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Fisheries sector unstable—expert

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A Fisheries expert has warned that unless Malawi introduces major regulatory transformations, the local fisheries sector might collapse.

Pact Malawi Chief of Party, Alan Brooks, made the remarks on Friday during the launch of a K10 billion Restoring Fisheries for Sustainable Livelihoods in Lake Malawi (Refresh) project which the United States Agency for International Development is funding.

Coincidently, first round agriculture estimates for 2019/2020 show that fish production has decreased from 202,092 metric tonnes last year to 169,140 metric tonnes this year, representing 19.1 percent.

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Brooks said Malawi’s fisheries sector has become so unstable that there is fear it might collapse if authorities fail to bring new regulations for commercial and small-scale fishermen.

“There is need for major transformation in the fisheries sector in the way fisheries is managed and regulated. We also need special coordination among the fisheries authorities in all lakeshore districts and at national level to properly implement national fishery framework,” he said.

Brooks said there is need to allow local fishermen and communities to take part in the formulation and implementation of fisheries regulations.

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“Malawi’s fisheries sector used to contribute tremendously to the socio-economic development of the country when it was multi-species. But now the sector is only surviving on a single species of fish namely usipa. This has affected a lot of lives for local fishermen,” he said.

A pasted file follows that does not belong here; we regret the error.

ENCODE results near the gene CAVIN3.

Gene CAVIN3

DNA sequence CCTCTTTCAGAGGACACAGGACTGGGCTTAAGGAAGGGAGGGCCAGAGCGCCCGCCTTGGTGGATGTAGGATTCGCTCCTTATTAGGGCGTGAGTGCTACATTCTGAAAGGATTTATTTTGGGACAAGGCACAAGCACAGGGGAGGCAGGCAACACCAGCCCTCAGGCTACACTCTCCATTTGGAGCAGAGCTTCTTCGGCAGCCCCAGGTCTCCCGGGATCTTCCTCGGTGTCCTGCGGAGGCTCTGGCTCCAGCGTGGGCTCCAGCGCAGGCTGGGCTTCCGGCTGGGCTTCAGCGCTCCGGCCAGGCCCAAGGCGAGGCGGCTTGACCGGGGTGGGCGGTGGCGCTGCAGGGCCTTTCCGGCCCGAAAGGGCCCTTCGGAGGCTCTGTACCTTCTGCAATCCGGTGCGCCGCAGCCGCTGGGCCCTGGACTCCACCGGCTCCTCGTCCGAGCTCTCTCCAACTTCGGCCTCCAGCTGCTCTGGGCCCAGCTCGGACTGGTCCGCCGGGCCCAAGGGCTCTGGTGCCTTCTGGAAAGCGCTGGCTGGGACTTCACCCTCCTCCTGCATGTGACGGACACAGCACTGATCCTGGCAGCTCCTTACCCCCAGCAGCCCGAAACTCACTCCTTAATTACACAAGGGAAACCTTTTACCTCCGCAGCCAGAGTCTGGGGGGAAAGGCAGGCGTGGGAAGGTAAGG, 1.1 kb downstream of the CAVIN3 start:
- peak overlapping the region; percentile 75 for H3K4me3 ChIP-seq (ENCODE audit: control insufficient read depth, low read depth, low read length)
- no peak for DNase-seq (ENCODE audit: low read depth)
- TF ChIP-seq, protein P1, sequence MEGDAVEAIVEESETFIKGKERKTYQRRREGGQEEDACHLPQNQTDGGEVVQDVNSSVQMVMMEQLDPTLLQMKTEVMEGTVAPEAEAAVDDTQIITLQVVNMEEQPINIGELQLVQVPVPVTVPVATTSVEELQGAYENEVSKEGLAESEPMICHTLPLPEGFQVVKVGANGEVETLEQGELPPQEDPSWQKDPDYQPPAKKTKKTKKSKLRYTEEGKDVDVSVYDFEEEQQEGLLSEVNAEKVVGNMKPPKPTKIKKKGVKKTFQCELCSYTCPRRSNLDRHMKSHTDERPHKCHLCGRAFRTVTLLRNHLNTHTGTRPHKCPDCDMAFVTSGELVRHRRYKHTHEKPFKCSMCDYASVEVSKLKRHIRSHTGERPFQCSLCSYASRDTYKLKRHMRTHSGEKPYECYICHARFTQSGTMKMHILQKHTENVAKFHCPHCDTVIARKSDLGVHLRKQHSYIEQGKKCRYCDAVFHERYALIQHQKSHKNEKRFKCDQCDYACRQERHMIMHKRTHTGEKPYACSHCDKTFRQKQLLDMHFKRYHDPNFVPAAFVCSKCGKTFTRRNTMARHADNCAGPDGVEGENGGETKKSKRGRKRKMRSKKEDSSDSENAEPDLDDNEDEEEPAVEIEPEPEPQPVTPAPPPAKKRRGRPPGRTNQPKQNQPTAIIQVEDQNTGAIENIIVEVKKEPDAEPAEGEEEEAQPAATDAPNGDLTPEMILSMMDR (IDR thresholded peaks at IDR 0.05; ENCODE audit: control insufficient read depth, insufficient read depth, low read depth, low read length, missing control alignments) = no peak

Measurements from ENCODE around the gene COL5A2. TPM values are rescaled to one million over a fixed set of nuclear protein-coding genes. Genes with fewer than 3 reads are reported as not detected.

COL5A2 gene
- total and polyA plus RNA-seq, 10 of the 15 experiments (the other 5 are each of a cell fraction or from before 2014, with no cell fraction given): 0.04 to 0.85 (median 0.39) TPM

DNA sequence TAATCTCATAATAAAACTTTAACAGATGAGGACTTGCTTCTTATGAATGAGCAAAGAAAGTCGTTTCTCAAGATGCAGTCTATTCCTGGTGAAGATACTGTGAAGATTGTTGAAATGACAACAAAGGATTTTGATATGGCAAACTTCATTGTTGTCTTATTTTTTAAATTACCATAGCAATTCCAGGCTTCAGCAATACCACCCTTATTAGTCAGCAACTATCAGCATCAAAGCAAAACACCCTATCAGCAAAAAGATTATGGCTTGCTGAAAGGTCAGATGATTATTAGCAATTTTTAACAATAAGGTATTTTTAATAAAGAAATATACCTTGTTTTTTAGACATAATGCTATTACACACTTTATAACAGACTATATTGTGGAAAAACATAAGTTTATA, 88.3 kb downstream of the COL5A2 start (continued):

Brooks said through the Refresh project, Pact Malawi and its partners will engage beach village committee members for them to form separate bylaws restricting entry of new fishermen into their respective fishing bays.

He said the five-year project will also tackle environmental degradation to ensure that fish breeding areas are protected and rehabilitated for fish regeneration.

Mangochi District Council Chairperson, Alan M’madi, said lack of resources sometimes limits the council’s ability to monitor and enforce fishing regulations on Lake Malawi.

The project will be implemented in lakeshore districts of Mangochi, Dedza, Salima, Nkhotakota, Nkhata Bay, Likoma, Rumphi and Karonga.

This is the second fisheries project to be launched in Malawi this year following another one worth K13 billion which the Ministry of Agriculture, Irrigation and Water Development launched earlier this month.

Pact is involved in innovative capacity development approaches that help communities gain self-reliance and resilience.

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